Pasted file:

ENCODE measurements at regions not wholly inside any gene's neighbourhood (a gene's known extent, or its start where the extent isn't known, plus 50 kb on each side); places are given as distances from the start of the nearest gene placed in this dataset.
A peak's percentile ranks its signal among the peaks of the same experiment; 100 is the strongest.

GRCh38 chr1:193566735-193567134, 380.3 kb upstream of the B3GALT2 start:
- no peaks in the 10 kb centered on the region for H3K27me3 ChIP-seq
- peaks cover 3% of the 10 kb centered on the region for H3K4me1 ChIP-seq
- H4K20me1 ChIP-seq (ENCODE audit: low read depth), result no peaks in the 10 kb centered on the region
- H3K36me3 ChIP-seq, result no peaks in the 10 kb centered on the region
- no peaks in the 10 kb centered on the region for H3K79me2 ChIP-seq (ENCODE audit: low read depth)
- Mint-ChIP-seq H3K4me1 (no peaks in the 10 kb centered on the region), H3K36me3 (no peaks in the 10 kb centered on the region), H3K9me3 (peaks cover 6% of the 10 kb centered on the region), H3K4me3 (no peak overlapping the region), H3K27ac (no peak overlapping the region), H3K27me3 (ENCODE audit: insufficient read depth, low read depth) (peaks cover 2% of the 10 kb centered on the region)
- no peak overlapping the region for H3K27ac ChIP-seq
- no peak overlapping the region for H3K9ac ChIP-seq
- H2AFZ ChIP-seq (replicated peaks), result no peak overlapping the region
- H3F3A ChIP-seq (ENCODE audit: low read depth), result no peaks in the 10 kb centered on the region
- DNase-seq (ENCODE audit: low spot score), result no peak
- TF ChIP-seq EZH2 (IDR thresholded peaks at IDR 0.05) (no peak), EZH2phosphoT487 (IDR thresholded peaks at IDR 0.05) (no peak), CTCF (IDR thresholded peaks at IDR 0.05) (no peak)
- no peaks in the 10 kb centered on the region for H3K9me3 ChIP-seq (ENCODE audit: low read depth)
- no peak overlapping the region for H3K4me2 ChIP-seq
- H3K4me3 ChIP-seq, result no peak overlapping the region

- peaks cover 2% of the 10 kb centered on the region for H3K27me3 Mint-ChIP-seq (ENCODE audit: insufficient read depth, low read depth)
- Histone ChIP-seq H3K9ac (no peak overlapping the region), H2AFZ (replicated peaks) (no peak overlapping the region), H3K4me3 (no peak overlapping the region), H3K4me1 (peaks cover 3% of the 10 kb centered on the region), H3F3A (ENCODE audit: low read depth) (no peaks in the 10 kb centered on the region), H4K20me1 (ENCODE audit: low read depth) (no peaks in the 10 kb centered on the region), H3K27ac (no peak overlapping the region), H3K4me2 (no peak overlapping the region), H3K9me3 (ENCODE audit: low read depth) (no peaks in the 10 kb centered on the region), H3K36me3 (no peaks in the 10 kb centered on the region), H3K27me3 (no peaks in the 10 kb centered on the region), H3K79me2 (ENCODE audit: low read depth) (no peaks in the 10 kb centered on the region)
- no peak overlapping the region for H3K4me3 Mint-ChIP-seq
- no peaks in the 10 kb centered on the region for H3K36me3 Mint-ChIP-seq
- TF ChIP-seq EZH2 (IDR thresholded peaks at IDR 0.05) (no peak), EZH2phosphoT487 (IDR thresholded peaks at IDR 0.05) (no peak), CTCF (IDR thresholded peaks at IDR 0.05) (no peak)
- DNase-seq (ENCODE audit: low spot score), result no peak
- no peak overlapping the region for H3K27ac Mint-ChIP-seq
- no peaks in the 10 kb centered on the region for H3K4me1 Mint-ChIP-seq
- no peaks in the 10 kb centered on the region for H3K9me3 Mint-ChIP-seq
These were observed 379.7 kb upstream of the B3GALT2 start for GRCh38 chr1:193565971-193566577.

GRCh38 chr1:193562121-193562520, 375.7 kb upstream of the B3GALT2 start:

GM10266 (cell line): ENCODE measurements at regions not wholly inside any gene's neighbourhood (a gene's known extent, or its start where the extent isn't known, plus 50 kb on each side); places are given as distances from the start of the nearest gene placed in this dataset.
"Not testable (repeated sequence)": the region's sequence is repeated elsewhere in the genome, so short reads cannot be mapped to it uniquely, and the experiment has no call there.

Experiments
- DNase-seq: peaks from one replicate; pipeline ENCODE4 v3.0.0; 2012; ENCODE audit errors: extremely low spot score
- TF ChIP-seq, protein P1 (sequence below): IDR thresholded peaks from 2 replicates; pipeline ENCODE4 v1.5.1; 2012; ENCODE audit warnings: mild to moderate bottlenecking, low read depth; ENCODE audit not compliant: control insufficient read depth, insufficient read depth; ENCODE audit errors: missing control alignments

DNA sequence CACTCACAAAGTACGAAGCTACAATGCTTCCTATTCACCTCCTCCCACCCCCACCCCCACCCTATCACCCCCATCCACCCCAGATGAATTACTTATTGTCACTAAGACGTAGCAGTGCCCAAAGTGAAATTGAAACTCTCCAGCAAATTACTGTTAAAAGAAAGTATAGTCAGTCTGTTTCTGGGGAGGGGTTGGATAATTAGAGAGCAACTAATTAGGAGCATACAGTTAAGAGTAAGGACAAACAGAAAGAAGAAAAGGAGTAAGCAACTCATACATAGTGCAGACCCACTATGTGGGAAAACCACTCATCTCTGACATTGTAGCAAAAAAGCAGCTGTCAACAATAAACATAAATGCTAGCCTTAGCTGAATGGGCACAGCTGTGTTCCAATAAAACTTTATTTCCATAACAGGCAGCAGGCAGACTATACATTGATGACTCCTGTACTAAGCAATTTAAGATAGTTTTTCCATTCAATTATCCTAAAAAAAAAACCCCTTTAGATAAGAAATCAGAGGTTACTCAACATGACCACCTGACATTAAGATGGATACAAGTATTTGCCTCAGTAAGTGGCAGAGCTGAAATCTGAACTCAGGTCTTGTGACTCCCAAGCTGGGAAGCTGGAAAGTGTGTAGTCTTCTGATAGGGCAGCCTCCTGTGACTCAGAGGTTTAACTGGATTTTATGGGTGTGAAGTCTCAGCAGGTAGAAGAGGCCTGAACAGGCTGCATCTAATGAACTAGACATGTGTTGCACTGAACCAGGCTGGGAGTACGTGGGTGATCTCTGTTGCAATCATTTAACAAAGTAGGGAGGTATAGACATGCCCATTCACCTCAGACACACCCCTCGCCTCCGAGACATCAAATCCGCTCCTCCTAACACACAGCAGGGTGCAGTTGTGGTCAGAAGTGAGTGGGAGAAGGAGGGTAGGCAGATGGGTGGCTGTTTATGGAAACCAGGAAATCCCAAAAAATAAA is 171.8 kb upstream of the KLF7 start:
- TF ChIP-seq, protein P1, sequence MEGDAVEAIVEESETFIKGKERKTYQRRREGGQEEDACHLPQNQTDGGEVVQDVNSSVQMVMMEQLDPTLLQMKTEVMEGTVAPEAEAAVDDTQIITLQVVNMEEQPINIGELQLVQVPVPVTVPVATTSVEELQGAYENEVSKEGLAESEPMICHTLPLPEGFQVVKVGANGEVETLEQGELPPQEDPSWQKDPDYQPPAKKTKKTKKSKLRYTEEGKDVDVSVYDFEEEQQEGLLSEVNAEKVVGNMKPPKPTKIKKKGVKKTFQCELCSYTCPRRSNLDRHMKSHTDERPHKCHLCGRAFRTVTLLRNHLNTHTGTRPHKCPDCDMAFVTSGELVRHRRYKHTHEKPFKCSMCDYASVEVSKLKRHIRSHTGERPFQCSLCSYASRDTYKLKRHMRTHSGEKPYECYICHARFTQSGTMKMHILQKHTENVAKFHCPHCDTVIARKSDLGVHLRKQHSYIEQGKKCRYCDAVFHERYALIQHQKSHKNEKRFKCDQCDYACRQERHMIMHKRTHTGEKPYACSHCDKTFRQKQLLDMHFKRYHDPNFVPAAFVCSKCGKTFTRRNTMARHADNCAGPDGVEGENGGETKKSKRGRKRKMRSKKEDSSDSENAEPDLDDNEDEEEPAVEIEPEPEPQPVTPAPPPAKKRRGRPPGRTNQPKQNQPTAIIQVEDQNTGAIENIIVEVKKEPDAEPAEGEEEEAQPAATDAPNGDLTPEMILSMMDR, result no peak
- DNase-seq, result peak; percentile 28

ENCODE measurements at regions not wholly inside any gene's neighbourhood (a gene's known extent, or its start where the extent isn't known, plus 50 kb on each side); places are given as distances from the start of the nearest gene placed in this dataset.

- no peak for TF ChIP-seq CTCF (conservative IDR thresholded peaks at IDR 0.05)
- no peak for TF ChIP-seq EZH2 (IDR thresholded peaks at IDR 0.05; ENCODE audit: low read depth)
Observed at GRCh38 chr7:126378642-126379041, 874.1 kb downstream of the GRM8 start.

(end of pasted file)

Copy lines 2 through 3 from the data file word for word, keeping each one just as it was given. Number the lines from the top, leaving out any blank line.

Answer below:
A peak's percentile ranks its signal among the peaks of the same experiment; 100 is the strongest.

GRCh38 chr1:193566735-193567134, 380.3 kb upstream of the B3GALT2 start: